Neil Cross, sole writer of the BBC TV series, Luther, wrote this psychological crime drama prequel, subsequent to writing the TV show. I have never read a book based on a screenplay that was any good, until now. Not just good, but unputdownable. Was it as riveting as the series? Absolutely. I wasn’t distracted by segueing from film to print, or going back in time, or the sizzling reminders of Idris Elba, who consummately personifies DCI John Luther.
“Luther is a big man with a big walk,” is Cross’s understated way of describing this very complex and conflicted London detective of the Serious Crime Unit. He was once a post-grad English literature major, who met his wife, Zoe, when they took a comparative religion course together about twenty years ago. She is now a human rights attorney, and Luther fights crime on the London streets.
John loves his wife, frequently despises his job, but compromises his marriage for the dedication and long hours that keep him away from home, physically and emotionally. He’s hypomanic, which is, euphemistically, bipolar-lite. His mood is elevated and sleep is elusive. He doesn’t drink. Now, there’s an original and refreshing trait. Too many crime novels portray the alcoholic genius detective. Luther is a genius, but a sober one.
Luther has a temper. Violent criminals, especially psychopaths who harm children, provoke his rage. He periodically goes rogue in his tactics, creating hair-raising moments with his boss, Rose Teller. His partner and best friend, Ian Reed, is on the same page, but other colleagues frown when he disregards policy. They officially complain, complicating the plot and putting the squeeze on Luther’s advantage against the clock.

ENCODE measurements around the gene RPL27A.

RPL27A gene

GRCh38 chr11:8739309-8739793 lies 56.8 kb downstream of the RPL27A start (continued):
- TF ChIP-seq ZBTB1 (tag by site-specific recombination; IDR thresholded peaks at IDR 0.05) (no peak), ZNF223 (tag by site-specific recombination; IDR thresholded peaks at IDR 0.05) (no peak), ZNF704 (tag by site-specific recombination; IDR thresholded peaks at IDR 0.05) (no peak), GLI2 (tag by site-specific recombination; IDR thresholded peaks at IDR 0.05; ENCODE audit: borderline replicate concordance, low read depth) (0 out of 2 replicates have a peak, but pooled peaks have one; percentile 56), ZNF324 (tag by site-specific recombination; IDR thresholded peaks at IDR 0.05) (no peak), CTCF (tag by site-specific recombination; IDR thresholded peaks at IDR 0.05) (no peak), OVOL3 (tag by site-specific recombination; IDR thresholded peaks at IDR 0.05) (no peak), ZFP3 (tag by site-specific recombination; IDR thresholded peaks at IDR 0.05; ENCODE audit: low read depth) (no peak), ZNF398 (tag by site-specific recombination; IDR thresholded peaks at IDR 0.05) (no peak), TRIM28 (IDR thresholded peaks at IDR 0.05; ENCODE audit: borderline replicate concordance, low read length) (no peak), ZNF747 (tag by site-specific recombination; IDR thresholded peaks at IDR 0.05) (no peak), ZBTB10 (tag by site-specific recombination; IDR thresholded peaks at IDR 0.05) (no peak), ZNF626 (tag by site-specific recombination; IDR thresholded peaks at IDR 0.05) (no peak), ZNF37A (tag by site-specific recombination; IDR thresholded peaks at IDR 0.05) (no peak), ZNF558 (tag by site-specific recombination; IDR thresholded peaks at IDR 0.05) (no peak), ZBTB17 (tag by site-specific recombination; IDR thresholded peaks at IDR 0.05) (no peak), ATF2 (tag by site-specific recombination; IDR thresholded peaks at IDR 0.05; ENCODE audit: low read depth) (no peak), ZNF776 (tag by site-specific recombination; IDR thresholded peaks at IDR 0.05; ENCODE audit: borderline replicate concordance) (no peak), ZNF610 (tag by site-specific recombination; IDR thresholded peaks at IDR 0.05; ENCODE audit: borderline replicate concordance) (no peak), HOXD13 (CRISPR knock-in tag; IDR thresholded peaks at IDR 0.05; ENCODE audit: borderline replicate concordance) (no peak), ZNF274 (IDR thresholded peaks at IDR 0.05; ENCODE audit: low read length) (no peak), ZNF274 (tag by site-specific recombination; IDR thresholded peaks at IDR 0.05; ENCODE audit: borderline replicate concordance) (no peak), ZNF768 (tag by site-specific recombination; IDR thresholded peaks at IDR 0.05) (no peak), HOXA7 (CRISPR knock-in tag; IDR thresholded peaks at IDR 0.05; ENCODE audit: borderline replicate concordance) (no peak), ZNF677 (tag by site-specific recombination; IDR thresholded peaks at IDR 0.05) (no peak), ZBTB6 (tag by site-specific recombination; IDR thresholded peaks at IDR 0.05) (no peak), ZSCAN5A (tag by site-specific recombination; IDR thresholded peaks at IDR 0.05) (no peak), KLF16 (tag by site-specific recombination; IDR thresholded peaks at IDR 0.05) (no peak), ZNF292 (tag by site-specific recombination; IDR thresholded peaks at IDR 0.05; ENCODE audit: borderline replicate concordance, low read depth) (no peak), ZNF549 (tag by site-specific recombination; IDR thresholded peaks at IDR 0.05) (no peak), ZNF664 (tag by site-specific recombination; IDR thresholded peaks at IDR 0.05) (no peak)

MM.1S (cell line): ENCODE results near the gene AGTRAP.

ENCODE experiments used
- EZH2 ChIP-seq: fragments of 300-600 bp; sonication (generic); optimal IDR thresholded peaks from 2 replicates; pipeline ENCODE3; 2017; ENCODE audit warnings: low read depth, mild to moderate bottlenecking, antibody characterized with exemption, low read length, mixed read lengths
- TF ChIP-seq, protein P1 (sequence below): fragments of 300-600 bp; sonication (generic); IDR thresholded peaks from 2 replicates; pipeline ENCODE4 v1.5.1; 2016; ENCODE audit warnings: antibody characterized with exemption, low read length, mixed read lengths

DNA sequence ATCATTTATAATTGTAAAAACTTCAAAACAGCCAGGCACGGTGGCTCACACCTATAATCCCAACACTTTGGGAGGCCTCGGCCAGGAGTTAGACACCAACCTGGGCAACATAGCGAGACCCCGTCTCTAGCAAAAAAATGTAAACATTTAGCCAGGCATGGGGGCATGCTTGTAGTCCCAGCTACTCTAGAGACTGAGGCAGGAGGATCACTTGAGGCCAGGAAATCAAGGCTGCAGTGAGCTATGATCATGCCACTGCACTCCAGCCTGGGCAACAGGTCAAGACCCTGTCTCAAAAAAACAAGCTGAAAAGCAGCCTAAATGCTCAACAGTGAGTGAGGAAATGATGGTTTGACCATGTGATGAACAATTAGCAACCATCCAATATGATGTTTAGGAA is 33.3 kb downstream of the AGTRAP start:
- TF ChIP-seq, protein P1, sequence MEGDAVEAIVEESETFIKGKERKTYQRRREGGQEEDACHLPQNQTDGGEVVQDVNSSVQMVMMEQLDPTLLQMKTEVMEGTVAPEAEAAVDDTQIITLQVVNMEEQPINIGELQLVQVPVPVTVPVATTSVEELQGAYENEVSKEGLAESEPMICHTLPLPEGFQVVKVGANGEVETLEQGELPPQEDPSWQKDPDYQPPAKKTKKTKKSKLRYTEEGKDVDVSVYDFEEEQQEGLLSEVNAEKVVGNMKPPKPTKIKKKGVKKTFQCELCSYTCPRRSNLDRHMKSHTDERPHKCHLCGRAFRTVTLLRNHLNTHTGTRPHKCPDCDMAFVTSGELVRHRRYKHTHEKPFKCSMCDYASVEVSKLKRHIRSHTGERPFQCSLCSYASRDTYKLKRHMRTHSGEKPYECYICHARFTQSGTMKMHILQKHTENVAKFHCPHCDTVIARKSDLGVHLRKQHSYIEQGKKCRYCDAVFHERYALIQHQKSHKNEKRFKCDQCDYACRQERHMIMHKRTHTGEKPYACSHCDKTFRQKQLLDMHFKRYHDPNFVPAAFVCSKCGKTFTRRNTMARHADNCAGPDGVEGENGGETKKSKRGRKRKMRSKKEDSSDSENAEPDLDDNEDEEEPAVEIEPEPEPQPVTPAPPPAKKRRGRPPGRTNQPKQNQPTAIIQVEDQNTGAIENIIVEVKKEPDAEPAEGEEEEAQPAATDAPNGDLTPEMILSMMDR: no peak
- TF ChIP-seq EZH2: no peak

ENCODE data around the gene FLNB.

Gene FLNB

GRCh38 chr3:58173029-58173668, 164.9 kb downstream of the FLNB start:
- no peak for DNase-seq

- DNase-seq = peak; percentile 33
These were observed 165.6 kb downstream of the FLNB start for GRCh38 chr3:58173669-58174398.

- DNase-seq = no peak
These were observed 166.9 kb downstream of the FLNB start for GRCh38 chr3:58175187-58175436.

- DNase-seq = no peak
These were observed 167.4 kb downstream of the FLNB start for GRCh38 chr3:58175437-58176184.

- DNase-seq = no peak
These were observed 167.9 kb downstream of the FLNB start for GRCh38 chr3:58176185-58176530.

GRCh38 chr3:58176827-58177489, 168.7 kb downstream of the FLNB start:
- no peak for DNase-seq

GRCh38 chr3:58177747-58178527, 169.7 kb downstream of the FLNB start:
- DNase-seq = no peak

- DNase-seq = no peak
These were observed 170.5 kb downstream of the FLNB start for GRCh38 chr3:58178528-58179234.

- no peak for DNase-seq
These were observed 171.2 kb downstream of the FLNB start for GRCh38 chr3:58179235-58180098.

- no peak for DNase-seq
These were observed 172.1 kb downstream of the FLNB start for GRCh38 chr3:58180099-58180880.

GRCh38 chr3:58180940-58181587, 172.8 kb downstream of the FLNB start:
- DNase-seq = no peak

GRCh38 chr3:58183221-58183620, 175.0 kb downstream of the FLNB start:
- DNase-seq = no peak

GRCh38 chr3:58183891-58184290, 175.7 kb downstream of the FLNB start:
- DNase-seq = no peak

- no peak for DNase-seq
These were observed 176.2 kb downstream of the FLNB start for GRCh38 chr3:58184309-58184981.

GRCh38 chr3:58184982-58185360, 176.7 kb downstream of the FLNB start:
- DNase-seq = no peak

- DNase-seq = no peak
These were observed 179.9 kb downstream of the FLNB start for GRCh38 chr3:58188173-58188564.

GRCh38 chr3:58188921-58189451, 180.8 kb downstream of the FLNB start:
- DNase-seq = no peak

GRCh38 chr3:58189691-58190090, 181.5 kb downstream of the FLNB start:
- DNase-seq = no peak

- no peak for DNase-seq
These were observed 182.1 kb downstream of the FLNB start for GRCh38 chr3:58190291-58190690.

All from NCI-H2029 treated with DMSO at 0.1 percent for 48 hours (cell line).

Graphic violence is central to the plot, so beware the beast. However, it is not gratuitous. Cross is brilliant at combining Tarantino and Rumi. Luther is the thinking man's combatant, a scholar/warrior, a David Bowie enthusiast and moral strategist, with a hint of the mystical. Instead of a patched-elbow tweedy elite, which he could have been, he is fighting crime. Luther is a conundrum. On the one hand, he is deeply virtuous and applies his principles or morality to outwitting the criminal. On the other hand, his tempestuous means to an end approach often violates departmental ethics, creating considerable problems for himself, his colleagues, and his superiors.
With a poetic economy of words, Cross keeps a sublime vise grip on the reader. Oh, those pages will fly and burn your fingers in the process. The pace is crucial to the mood and plot, and Cross maintains a fierce but restrained tempo, as incomparable as the series. You will be installed in the story by the first page; it is so exquisitely brazen, you will screech and howl before it is over. The next book in the series can’t come soon enough!